SSL stands for Secure Sockets Layer, which is a standard security technology used to establish an encrypted link between a web server and a web browser. SSL technology ensures that all data transferred between the web server and browser remains private and secure, protecting sensitive information such as passwords, credit card numbers, and personal information.
SSL works by using a cryptographic system that uses two keys to encrypt data: a public key and a private key. The public key is used to encrypt the data, and the private key is used to decrypt it. This creates a secure and encrypted connection between the web server and browser, preventing anyone from intercepting or reading the data.
In order to use SSL, a website must obtain an SSL certificate from a trusted Certificate Authority (CA). The certificate is installed on the web server, and it contains information such as the domain name, company name, and other identifying information. When a user visits a website with an SSL certificate, their web browser checks the certificate to ensure that it is valid and issued by a trusted CA. If the certificate is valid, the browser establishes a secure, encrypted connection with the web server.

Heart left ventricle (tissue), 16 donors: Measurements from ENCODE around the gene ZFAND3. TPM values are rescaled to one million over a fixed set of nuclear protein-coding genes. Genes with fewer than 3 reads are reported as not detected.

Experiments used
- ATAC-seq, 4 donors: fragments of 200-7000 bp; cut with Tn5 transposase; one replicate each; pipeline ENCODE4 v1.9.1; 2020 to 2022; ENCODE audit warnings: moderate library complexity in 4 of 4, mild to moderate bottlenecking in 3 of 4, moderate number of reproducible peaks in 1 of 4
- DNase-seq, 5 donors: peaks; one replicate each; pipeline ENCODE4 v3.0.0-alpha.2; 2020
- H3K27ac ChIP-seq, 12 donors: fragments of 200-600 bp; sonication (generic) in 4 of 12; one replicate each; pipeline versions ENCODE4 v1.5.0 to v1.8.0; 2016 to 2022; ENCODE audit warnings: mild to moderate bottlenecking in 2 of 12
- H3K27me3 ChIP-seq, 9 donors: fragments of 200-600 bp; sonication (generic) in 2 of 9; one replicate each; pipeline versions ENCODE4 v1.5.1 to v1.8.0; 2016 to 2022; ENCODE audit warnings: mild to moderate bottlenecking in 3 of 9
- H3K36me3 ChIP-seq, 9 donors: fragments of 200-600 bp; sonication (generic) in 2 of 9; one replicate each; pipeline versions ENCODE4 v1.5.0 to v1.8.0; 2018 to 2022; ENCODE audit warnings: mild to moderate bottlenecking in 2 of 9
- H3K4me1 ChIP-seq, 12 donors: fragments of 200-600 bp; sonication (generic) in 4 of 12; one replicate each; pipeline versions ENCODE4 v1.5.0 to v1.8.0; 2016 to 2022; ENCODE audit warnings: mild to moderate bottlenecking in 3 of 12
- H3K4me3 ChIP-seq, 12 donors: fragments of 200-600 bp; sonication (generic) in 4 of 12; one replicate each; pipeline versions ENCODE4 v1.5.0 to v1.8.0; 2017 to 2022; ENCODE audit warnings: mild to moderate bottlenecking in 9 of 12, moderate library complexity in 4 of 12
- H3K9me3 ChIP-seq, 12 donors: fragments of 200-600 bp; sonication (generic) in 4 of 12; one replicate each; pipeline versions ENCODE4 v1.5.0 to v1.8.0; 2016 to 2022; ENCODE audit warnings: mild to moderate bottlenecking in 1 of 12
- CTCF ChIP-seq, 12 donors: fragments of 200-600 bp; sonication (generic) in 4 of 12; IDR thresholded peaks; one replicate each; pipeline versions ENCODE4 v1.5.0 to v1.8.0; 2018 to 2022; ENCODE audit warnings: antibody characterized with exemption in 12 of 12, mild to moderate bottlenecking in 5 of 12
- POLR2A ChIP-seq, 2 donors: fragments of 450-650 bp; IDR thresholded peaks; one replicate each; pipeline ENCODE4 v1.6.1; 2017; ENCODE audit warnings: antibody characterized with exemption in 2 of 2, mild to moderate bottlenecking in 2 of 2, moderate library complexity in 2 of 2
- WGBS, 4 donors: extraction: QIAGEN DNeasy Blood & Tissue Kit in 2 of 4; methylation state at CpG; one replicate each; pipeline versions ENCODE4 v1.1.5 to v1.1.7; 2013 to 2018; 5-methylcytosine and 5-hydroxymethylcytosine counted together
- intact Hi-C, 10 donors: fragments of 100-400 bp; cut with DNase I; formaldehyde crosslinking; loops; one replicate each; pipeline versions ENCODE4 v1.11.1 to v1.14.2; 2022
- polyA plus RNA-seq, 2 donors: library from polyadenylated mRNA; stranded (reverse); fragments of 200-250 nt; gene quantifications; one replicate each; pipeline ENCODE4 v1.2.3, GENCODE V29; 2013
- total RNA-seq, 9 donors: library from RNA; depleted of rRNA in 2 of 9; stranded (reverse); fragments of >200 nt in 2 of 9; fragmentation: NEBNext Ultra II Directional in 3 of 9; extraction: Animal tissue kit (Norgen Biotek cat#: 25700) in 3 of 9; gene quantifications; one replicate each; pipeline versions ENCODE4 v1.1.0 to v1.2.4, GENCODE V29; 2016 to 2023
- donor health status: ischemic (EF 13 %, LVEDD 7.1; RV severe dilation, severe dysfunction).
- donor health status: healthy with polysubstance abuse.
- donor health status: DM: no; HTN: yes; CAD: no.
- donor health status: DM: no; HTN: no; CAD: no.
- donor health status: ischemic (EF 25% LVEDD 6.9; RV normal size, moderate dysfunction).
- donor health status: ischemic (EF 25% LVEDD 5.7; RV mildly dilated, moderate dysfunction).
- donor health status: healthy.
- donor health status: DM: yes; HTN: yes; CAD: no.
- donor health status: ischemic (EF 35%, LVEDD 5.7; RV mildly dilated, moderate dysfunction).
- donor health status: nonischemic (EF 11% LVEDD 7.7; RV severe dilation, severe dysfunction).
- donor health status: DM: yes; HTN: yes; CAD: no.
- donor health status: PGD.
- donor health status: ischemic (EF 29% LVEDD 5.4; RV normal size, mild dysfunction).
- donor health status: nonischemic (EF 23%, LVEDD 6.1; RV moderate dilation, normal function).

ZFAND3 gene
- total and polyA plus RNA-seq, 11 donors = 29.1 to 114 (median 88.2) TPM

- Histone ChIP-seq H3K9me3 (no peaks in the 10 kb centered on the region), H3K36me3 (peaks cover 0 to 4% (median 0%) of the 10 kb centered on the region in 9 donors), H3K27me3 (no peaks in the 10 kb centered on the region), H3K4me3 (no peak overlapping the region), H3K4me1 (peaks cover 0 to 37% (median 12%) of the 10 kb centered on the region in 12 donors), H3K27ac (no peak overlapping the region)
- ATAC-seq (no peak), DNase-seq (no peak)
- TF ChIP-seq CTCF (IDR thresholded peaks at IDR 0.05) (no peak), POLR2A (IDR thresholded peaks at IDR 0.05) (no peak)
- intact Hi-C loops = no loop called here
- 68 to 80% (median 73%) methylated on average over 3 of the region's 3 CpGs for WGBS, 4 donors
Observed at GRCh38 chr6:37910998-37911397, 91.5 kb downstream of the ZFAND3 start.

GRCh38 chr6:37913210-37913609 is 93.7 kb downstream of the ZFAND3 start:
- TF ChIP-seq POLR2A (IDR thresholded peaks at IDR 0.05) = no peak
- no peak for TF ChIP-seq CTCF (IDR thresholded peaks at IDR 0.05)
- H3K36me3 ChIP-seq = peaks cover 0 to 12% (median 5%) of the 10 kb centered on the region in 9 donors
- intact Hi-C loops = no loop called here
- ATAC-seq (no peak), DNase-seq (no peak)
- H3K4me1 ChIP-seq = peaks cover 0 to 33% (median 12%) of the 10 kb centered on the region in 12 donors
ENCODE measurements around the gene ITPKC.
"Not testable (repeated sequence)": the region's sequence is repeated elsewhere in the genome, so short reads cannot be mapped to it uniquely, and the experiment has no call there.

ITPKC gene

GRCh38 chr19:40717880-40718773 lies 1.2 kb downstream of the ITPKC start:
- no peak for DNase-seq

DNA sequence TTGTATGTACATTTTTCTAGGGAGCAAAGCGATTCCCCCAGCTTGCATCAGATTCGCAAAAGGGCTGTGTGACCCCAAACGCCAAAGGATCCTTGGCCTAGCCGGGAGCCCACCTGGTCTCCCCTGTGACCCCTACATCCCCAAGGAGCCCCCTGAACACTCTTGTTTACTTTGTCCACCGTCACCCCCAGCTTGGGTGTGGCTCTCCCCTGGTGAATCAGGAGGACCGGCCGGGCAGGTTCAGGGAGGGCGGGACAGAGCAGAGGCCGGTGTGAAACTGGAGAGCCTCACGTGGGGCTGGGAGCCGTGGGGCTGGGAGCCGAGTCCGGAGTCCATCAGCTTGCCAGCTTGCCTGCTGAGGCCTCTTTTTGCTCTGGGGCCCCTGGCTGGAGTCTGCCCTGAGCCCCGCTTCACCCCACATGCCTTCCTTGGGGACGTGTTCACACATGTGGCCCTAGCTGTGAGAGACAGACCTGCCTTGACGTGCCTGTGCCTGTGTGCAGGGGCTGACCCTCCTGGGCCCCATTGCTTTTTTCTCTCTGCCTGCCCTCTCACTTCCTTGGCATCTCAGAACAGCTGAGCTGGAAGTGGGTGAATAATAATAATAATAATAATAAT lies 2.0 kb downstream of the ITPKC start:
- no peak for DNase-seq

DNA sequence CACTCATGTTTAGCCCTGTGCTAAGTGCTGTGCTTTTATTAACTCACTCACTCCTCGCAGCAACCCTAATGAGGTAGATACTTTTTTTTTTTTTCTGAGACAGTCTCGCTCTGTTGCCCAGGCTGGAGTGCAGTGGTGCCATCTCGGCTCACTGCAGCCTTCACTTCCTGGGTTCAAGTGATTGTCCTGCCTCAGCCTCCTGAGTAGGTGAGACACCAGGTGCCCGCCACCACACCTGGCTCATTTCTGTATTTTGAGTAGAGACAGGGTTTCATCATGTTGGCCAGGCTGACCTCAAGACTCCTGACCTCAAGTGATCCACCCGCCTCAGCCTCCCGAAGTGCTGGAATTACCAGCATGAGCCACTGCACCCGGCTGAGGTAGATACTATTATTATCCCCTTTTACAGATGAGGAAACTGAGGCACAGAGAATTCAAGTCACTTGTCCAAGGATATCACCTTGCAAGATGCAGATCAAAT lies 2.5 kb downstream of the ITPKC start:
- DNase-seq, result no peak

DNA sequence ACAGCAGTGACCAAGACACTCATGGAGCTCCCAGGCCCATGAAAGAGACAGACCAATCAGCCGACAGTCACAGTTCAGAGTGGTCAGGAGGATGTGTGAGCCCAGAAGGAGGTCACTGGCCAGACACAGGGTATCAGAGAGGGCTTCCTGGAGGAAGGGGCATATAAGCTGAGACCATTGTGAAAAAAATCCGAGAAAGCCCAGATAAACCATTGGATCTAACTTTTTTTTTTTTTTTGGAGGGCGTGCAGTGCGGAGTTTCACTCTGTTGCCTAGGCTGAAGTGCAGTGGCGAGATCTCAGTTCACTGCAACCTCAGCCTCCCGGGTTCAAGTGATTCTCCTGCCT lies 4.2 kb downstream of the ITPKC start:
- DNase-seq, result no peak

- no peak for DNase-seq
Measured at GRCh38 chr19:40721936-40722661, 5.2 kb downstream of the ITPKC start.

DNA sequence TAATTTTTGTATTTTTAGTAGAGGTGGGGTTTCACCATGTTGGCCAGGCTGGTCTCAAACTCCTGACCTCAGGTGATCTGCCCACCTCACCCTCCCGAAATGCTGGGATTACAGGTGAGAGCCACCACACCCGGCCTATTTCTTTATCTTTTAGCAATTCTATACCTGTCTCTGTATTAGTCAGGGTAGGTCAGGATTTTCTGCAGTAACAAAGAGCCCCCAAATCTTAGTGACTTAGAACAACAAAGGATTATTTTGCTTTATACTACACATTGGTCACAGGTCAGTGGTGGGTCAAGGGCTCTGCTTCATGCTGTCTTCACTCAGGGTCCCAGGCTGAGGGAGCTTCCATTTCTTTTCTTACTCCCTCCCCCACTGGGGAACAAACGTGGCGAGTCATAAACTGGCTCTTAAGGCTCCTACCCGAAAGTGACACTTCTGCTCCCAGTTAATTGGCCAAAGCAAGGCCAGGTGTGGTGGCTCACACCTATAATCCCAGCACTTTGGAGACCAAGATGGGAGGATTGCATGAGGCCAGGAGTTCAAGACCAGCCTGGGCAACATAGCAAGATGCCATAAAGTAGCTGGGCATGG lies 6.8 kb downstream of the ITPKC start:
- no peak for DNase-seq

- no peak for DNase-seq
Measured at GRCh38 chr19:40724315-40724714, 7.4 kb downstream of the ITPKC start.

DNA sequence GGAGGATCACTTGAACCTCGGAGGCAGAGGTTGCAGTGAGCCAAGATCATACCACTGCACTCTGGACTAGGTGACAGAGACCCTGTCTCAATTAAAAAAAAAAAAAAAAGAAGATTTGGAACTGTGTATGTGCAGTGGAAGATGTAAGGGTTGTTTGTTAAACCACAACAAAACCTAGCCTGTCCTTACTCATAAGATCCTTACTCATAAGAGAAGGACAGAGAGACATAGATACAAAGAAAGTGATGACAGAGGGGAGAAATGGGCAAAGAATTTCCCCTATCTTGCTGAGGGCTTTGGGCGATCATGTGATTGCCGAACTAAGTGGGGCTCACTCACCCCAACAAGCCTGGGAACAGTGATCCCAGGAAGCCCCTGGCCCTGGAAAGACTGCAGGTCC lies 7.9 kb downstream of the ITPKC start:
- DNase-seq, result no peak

Once the SSL connection is established, the user’s web browser will display a padlock icon in the address bar, indicating that the connection is secure. Some browsers may also display a green address bar or other indicators to show that the website is using SSL.
In addition to providing security for sensitive data, SSL is also important for SEO (Search Engine Optimization) purposes. Google and other search engines prioritize websites that use SSL, so having an SSL certificate can help to improve a website’s search engine ranking.
Overall, SSL is a critical technology for ensuring the security and privacy of website users, and it is increasingly becoming a standard practice for all websites, particularly those that handle sensitive data.